What is an Agnostic?
Agnostics, atheists, and freethinkers in AA
When I was a newcomer to AA, I discovered two unfamiliar words. I heard them quite frequently at meetings. One was agnostic, and the other was atheist. I only had a limited understanding of their meaning. Some years later, the expression “freethinker” became popular in the fellowship. The first time I came across any definition was in The AA literature.
Bill Wilson, the co-founder of AA, had to say about atheists and agnostics. On page 28 of the “Twelve Steps and Twelve Traditions,” he states:
“Religion says that the existence of God can be proved; the agnostic says it can’t be proved, and the atheist claims proof of the non-existence of God.”
I found Bill’s explanation helpful and easy to understand. With this definition, Bill was able to “keep it simple.” When I began to write The Twelve Steps for Agnostics, I wanted to find a clear definition of agnosticism that I could present to the reader. I found three in various dictionaries. I quote them at the beginning of the book. I could see myself in them all.
Agnosticism: Three dictionary definitions
The view that absolute truth or ultimate certainty is unattainable, especially regarding knowledge not based on experience or perceivable phenomena.
The view is that the existence of God or all deities is unknown, unknowable, unproven, or unprovable.
Doubt, uncertainty, or skepticism regarding the existence of a God or Gods.
The word “Freethinker.“
The expression ‘freethinker’ is a relatively new word in AA’s lexicon of program expressions. What is a freethinker? What does the word mean?
Here is Wikipedia’s definition:
“According to the Oxford English Dictionary, a freethinker is “a person who forms their own ideas and opinions rather than accepting those of other people, especially in religious teaching.” In some contemporary thought, in particular, free thought is strongly tied with rejecting traditional social or religious belief systems.” Wikipedia
Based on those definitions, I am both an agnostic and a freethinker. I cannot fully identify with the atheist position. The interpretation of the AA program that I offer in “The Twelve Steps for Agnostics” is, in my view, practical for all three belief systems: atheists, agnostics, and freethinkers. No belief in any divine deity is required. I mention simple and realistic interpretations of powers greater than ourselves.
My agnostic-friendly sponsors introduced me to some simple and practical conceptions of powers greater than me; I could move forward with the program, which saved my life.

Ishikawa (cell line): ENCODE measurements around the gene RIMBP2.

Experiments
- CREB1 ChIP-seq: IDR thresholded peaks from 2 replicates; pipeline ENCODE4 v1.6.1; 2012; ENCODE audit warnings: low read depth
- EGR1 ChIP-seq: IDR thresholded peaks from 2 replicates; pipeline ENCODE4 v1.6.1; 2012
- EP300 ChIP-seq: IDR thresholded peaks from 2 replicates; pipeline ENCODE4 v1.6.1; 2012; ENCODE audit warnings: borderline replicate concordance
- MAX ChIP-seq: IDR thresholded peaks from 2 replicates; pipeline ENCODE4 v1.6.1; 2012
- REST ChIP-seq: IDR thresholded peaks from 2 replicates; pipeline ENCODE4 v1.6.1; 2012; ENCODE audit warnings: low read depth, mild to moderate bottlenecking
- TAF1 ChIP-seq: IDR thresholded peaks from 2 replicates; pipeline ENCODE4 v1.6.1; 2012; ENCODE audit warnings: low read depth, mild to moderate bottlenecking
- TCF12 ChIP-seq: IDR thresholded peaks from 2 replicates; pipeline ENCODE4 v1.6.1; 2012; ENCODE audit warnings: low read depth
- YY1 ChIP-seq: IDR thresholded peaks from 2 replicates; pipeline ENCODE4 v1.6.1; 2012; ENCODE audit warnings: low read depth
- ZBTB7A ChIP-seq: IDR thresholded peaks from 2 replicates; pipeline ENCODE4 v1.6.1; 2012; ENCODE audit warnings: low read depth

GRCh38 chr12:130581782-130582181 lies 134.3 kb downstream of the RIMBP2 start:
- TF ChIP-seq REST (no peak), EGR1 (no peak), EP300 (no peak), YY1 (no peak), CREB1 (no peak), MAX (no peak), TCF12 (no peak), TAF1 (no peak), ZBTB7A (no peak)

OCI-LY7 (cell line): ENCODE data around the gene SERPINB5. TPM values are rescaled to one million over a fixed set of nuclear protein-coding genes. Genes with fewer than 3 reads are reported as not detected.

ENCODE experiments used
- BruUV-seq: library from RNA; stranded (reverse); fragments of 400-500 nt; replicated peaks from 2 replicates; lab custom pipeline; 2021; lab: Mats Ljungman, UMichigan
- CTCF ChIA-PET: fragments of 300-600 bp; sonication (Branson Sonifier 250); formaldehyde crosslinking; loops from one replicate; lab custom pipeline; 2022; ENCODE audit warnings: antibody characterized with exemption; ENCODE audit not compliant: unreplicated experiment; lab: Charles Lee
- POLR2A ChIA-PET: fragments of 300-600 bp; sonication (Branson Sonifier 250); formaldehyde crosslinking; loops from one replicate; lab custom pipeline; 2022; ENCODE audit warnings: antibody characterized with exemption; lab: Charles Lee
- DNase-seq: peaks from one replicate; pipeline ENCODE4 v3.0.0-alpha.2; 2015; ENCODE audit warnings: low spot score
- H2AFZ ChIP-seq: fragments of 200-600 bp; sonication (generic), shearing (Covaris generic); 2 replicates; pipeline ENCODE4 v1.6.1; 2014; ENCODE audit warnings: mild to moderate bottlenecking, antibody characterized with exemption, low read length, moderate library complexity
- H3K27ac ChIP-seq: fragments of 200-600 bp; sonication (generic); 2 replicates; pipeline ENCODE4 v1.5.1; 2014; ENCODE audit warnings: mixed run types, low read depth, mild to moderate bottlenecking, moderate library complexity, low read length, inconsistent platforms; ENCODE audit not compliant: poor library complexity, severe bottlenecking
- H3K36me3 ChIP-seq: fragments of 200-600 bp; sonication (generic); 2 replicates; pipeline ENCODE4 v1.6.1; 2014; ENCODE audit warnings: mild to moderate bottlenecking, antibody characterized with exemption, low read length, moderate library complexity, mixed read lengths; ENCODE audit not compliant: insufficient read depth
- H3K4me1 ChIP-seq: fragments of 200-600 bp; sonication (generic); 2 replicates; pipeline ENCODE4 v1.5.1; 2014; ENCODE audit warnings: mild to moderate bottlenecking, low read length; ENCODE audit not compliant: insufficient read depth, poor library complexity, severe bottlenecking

My own agnosticism
Here is a small excerpt from The Twelve Steps for Agnostics. As a recovering alcoholic, it was the best explanation that I could come up with:
“I have thought much about what being an agnostic means. I accept there are as many interpretations of agnosticism as there are agnostics. Everyone’s interpretation is personal and valid for them. Some of us embrace specific ideas that others reject. Being an agnostic is a very individual and unique set of beliefs. Just for the purpose of identification, here is my position on the question of God:
I don’t believe in God, but neither do I disbelieve. When it comes to God and whether he exists, I don’t know. I certainly don’t believe in the traditional idea of God presented in a human form as our Father. I never had a father, so this is an unknown concept. For those who have accepted God, their belief appears to be grounded in faith. It would have to be based on a direct experience if I believed in God. To accept the concept of God or any unseen and divine notion of a higher power, it would have to help me in my recovery daily.
To avail myself of this help and support, I would have to know that a power greater than me is real for me to surrender to it. There would have to be a concrete relationship for me to feel a connection. I have never felt any sense of a relationship between me and any unseen higher power. Therefore, I cannot use the God idea as a helpful recovery tool. To receive help with my powerlessness and unmanageability, a power greater than me would need to be tangible and practical. Ever since I was a child, I have had a problem with faith. Being a true “doubting Thomas,” I was always unable to believe in anything unless I could see, feel, and experience it.
Many people believe that God is love, which makes sense. If God is real, then in my mind, I can’t imagine him in any other way. Even this idea would not help me deal with the thought-disordered madness of my untreated alcoholism. I needed an altogether more practical conception of a higher power, a power I could use and apply to my recovery daily. It had to be a power that would help me to relax and take it easy. It would have to give me the confidence that I was being shown the way out of darkness, towards the light of recovery.”
If you identify as an atheist, agnostic, or freethinker, what is your position on the God issue? Can you use a conception of a higher power that is neither unseen nor divine? What are your ideas about a higher power? Is it keeping you sober? Is it helping you to enjoy and not endure your sobriety?